St Vincent

Carriageworks, June 17

St. Vincent at Carriageworks. A red rubber leotard didn't seem quite enough to keep warm in the cavernous, chilly shed.

Photo: Daniel Boud


There are times you just look up at the stage and wonder.

Wonder whether, in this cavernous, chilly shed, a red rubber leotard is quite enough to keep warm – even with fluffy sleeves that look like flotation devices.


Wonder why, when Annie Clark's guitar work elevates Pills to a five-minute operatic marvel, the studio version is so sugar coated.

Wonder where she's disappeared to now.

Clark, AKA St Vincent, put on a great show for those who got to see it. The odd positioning of curtains conspired with Carriageworks' giant pillars to send large sections of the crowd darting left and right to get a look. It didn't help when Clark crouched to the floor for an entire song.

The music, however, was nearly faultless. The first half, with highlights from her first four albums, showcased her vocal versatility and impressive skills on her signature series of guitars.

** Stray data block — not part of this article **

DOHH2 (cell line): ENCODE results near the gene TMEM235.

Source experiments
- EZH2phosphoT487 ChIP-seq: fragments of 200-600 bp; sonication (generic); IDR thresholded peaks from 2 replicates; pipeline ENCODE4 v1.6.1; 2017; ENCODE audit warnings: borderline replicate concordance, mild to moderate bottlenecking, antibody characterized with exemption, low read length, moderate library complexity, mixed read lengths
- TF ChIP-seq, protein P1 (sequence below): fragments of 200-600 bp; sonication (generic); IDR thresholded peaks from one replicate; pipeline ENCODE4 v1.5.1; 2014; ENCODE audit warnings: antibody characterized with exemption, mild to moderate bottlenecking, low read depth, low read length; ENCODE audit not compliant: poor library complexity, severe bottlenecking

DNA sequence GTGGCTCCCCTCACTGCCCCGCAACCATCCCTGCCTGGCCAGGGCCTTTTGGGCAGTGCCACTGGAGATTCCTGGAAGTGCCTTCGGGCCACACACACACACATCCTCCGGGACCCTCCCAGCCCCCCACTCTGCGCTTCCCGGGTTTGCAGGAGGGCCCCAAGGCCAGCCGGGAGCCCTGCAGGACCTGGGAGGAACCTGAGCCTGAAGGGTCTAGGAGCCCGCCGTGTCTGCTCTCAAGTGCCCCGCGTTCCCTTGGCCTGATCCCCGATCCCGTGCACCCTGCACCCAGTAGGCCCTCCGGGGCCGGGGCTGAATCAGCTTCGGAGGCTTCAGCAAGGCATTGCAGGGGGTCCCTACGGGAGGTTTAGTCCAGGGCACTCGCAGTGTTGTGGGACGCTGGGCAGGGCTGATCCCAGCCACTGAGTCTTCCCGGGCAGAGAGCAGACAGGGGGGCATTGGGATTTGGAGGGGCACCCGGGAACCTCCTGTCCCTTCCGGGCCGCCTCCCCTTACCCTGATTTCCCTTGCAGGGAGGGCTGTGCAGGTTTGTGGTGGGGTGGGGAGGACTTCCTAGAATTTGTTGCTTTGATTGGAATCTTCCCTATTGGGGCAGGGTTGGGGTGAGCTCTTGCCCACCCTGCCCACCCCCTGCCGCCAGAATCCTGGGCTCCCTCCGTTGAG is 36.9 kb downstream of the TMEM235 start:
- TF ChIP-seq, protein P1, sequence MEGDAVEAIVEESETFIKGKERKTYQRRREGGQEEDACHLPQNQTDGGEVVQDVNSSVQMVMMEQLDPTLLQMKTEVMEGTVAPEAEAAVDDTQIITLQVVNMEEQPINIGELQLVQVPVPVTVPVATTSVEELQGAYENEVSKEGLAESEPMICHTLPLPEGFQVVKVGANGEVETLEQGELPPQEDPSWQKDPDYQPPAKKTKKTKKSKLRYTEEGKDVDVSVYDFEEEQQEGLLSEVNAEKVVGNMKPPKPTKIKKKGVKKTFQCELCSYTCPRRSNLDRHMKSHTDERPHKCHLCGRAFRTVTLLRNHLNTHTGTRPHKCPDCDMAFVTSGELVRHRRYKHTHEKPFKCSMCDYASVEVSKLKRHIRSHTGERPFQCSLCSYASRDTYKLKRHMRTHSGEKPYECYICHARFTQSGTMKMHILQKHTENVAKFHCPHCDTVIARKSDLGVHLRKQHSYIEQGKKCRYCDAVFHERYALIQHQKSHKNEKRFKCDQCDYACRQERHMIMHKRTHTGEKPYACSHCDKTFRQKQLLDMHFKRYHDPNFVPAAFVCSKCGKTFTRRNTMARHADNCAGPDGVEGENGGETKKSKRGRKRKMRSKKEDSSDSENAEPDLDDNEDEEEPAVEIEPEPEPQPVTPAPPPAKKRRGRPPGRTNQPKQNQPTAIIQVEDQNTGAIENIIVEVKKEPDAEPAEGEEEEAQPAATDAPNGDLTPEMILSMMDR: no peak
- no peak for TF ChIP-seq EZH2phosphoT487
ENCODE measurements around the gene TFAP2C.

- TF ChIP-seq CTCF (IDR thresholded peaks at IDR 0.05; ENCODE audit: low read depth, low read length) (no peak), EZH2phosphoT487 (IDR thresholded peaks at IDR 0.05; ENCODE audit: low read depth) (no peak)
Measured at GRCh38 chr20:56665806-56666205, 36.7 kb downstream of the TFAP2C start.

Now, Now from her 2007 debut Marry Me has improved over time – it sparkles better live and just when it seems to be drifting happily in one direction, Clark unleashes and drags it somewhere else entirely.

Cheerleader similarly goes off like sonic fireworks, with surprising crackles and crunches, and swings between the vulnerable and bombastic before a soaring climax in which she vapourises into a strobe-lit haze.

The weird and wonderful Rattlesnake, where the tension was greatest before giving way to her most violent solo of the evening, was the high point of the first half.

After a costume change, Clark played last year's Masseduction in full – with a large screen rotating through the pop-art visuals from the album campaign. It's a risky move, especially with the better songs early on the tracklist, but the album is even enough (and at 42 minutes, short enough) to survive it.

There's a sense, too, of Clark being free to show off her guitar chops rather than trapped in the bubble of the studio.

Los Ageless has a fuzzier edge and Fear the Future feels more immediate. Her vocals shine, too – the quiet Dancing with a Ghost stood out on the strength of her singing, and 90 minutes in Clark could be as powerful or tender as the moment demanded.

If there were dull moments, I didn't see them.

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